Time: 9:30AM – 4:00PM

Location: Texas Creek area

Fish Landed: 5 trout

Arkansas River 05/05/2011 Photo Album

My obsession with meeting the 2011 Arkansas River caddis hatch drove me to make another Thursday trip to the lower river above Royal Gorge. I reviewed the reports on ArkAnglers and Royal Gorge Anglers. Both indicated the hatch had advanced up the river as far as Coaldale, but the wording led me to believe it wasn’t the all out blizzard hatch that fishermen seek, so I decided to focus on the lower river near Texas Creek.

I got off to an early start again and the day was forecast to be beautiful with temperatures in the low 70’s. This would prove to be accurate with clear blue skies all day and only moderate wind from time to time. I crossed the river at Texas Creek and parked in the fisherman parking area and hiked down the path beyond the abandoned ranch and then descended the bank to the river below the island. I was encouraged to see no competing fishermen even though there was another car in the lot. The flows were up from the previous week and the water was tinged with some murkiness, but still relatively clear.

With the higher flows I decided to go deep with nymphs and rigged up a double nymph set up with a beadhead prince as the top fly and a beadhead emerald caddis pupa on the end. I worked the juicy run below the island from top to bottom and then back up again, but with no success. I thought this was unusual, but moved up the right channel and covered all the likely spots. In this stretch I had several one to two second hookups, so I was at least beginning to attract some attention.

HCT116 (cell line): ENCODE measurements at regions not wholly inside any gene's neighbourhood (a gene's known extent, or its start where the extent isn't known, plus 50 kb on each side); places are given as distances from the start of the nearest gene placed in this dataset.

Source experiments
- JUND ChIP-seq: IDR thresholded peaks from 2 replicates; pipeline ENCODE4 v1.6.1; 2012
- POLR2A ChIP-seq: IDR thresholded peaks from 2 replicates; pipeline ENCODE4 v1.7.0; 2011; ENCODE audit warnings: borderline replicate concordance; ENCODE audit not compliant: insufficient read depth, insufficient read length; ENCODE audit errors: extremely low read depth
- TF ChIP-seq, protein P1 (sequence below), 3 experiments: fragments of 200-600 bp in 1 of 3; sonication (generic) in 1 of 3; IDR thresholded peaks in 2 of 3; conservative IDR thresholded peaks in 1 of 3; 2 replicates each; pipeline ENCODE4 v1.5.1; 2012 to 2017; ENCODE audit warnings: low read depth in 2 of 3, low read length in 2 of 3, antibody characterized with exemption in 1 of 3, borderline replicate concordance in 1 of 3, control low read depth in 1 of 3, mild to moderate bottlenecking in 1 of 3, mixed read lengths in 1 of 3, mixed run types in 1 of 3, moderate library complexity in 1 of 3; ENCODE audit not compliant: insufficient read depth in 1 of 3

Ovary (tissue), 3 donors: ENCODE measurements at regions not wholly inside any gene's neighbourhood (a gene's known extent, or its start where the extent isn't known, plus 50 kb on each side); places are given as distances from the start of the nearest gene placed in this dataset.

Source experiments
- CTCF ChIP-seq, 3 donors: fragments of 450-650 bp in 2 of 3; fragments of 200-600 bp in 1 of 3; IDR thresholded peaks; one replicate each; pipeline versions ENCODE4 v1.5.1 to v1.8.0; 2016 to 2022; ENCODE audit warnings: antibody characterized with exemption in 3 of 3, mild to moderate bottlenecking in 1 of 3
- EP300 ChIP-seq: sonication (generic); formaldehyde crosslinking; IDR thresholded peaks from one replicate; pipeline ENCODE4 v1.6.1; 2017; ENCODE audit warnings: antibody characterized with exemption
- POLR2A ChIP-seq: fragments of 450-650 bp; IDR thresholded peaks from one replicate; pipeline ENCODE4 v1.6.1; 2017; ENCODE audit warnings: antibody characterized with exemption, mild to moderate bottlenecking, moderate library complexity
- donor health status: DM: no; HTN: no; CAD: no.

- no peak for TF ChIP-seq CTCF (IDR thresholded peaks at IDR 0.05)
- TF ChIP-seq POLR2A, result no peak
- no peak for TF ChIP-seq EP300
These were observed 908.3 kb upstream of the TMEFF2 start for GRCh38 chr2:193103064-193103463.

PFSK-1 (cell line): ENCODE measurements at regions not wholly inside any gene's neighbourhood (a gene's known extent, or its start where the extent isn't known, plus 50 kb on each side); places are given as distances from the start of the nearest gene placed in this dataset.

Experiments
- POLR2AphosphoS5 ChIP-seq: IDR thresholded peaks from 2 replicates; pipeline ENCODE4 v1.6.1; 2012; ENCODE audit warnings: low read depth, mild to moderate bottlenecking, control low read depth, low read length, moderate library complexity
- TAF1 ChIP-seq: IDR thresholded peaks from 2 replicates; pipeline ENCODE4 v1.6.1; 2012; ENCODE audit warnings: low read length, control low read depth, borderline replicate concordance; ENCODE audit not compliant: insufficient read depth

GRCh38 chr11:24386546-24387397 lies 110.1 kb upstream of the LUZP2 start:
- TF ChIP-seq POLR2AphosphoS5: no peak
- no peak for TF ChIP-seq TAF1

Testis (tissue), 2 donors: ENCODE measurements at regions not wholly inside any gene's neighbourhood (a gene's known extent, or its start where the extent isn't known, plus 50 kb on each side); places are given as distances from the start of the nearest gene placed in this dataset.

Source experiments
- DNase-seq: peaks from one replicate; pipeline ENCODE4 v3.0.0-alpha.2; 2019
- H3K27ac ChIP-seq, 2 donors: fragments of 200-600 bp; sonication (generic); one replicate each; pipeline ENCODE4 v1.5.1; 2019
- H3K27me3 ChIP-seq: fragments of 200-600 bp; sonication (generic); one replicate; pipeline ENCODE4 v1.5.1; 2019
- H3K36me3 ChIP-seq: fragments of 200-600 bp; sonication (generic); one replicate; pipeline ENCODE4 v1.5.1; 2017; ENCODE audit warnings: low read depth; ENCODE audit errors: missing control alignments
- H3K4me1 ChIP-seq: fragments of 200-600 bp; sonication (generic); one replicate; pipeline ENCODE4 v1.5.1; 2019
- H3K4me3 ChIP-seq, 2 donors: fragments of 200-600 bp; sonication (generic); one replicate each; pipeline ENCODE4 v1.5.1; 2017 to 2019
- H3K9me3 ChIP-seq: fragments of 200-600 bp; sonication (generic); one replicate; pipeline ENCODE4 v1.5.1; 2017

First Trout on Thursday

I dropped back to the downstream tip of the island and worked my way up along the south bank of the island. When I reached the nice pockets toward the top of the island I finally hooked and landed my first trout of the day on the emerald caddis. Somewhere during this time I tore off both the flies, so I reconfigured with another prince nymph and a bright green caddis pupa this time. I moved above the island to a nice stretch of long riffles over a rocky bottom with moderate depth. In this area I experienced several more 1 -2 second hookups. At 11:30 I exited the river and hiked back to the car for lunch. I’d landed one fish, but had at least four or five opportunities that I failed to convert.

I grabbed my lunch bag and skipped over the fence at the bridge and sat on the beach below the bridge to eat while observing the water. I spotted very occasional caddis flitting about, but no fish or rising activity. After lunch I returned to the parking lot by way of the old cabin and shook some willow branches along the way. Hardly any caddis erupted from the branches as would normally be the case if the heavy hatch had advanced to this point.

Starting Point after Lunch

I stashed my lunch back in the car and grabbed my rod and gear and decided to hike down the path as far as I could go. This led me to a sweet spot where some large vertical rocks blocked further progress without climbing to the railroad tracks which were blocked by a barbed wire fence. I climbed out on a large rock that served as a small pier at the end of a pool formed where the river angled in toward the north bank. I drifted my nymphs through this area, and while doing so another fisherman arrived and positioned 30 yards above me beyond the nice pool.